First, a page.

Does a school choice bill to be considered in the upcoming state legislature reflect a commendable effort to address deficiencies in public school special education, or are proponents overselling the benefits in order to open the door for private school vouchers?
The idea that parents should have more publicly funded educational options for their children – popularly known as school choice – has long been hotly debated around the country, but has failed to get much attention in Kentucky.
That changed earlier this year, when a bill was filed for consideration by the 2007 General Assembly that would allow parents of children with special needs to use tax dollars to pay for their children’s education at any school they choose, including private and parochial schools. (Special needs generally refer to physical, mental, emotional or learning disabilities.)
Political lines already are being drawn on the bill, filed by state Rep. Stan Lee, R-Lexington. Critics say it would be a first step toward school vouchers for all Kentucky students, draining tax dollars from public schools.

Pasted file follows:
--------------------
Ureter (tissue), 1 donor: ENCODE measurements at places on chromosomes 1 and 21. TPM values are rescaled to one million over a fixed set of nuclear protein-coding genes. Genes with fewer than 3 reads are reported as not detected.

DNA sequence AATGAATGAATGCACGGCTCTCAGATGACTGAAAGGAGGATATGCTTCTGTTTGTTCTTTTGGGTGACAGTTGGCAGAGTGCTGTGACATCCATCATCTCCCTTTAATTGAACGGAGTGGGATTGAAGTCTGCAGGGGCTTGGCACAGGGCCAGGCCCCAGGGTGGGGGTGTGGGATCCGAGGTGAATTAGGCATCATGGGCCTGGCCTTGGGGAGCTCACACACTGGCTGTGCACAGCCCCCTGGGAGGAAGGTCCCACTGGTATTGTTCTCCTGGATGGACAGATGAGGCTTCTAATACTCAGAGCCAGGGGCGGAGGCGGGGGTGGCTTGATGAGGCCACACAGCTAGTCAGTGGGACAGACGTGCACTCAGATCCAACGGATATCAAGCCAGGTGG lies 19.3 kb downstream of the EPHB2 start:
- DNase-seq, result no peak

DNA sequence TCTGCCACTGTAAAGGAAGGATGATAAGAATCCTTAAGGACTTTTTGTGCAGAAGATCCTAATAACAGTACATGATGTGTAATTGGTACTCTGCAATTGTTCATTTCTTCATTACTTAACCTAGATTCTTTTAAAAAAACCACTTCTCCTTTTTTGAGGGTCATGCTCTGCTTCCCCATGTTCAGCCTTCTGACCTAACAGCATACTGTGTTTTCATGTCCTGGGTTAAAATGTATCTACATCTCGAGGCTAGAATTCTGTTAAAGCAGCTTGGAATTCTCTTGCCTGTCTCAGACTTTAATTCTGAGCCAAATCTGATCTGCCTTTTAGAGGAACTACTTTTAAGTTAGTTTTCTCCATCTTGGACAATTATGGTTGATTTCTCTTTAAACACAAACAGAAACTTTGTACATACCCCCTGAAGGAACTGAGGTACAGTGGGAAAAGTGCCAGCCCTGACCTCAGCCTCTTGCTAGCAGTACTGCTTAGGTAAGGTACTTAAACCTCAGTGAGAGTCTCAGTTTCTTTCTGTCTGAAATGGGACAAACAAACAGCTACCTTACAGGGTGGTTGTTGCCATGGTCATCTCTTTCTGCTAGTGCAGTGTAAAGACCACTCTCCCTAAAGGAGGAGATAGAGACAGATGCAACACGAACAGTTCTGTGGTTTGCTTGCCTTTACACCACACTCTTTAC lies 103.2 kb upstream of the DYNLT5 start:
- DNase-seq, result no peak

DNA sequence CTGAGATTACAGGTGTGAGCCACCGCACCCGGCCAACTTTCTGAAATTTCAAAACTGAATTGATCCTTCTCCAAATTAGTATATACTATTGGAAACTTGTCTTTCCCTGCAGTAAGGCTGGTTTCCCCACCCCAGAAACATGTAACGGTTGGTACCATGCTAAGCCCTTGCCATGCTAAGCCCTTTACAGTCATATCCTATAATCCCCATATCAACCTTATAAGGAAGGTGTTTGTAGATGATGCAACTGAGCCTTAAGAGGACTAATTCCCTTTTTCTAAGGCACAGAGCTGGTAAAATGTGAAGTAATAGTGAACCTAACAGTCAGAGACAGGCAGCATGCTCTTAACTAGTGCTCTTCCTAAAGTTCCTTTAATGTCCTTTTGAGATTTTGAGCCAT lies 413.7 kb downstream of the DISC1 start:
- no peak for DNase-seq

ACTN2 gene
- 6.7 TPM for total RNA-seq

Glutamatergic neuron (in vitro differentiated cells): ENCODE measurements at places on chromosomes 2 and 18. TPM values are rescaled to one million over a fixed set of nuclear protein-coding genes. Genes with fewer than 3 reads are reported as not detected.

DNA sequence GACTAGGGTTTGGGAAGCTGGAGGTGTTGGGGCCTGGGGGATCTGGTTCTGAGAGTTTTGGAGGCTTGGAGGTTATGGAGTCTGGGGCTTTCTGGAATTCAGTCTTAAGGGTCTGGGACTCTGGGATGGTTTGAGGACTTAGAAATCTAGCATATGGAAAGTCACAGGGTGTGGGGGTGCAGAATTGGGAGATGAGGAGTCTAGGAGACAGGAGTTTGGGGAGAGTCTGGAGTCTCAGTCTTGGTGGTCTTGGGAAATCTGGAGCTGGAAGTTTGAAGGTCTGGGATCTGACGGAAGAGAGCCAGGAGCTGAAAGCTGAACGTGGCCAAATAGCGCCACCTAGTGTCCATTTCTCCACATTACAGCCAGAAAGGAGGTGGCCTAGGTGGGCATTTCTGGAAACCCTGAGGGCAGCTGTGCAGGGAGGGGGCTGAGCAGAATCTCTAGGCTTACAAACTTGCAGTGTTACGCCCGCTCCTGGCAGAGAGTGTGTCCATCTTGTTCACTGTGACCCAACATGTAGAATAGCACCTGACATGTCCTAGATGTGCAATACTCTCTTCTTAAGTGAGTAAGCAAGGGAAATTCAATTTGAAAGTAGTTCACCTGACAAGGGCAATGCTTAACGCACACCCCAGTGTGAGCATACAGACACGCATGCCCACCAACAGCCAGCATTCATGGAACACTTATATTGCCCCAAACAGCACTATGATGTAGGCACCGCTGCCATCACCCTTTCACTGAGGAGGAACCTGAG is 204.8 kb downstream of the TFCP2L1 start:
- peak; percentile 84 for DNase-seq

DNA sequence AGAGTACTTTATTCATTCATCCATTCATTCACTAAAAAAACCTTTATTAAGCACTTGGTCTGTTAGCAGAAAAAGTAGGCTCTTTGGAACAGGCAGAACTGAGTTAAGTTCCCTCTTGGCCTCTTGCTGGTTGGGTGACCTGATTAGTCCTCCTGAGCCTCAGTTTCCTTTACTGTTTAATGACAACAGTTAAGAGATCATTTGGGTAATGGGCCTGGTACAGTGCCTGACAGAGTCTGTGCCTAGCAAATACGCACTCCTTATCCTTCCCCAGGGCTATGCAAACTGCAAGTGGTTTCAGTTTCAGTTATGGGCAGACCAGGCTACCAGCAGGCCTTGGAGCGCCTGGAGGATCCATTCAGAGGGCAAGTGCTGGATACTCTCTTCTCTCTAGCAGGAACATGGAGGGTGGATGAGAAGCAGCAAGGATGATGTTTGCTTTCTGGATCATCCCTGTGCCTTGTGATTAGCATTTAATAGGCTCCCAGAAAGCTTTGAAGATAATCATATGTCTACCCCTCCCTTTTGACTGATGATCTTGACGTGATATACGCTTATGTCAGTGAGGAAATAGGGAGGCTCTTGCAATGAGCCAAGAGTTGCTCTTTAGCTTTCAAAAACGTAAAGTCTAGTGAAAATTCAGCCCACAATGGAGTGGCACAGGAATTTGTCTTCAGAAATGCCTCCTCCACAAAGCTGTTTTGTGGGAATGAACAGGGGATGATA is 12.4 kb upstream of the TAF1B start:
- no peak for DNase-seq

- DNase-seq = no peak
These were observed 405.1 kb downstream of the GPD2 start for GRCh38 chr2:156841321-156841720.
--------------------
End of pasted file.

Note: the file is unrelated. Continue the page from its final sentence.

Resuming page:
Supporters don’t deny that they hope the bill opens the door for vouchers for all, but also argue that it addresses an issue of great concern to many Kentucky families. Lee himself said he has “no designs on anything beyond that.”
Both sides agree that Kentucky’s current system of educating students with special needs has significant deficiencies that need addressing. Among other things, they say, Lee’s bill will draw attention to this important subject.
The Public Life Advocate examined the arguments for and against the bill and how it might affect students with special needs in Daviess and surrounding counties. Generally, local school officials say the bill might not make a lot of difference, because public and private schools already collaborate to serve special needs students.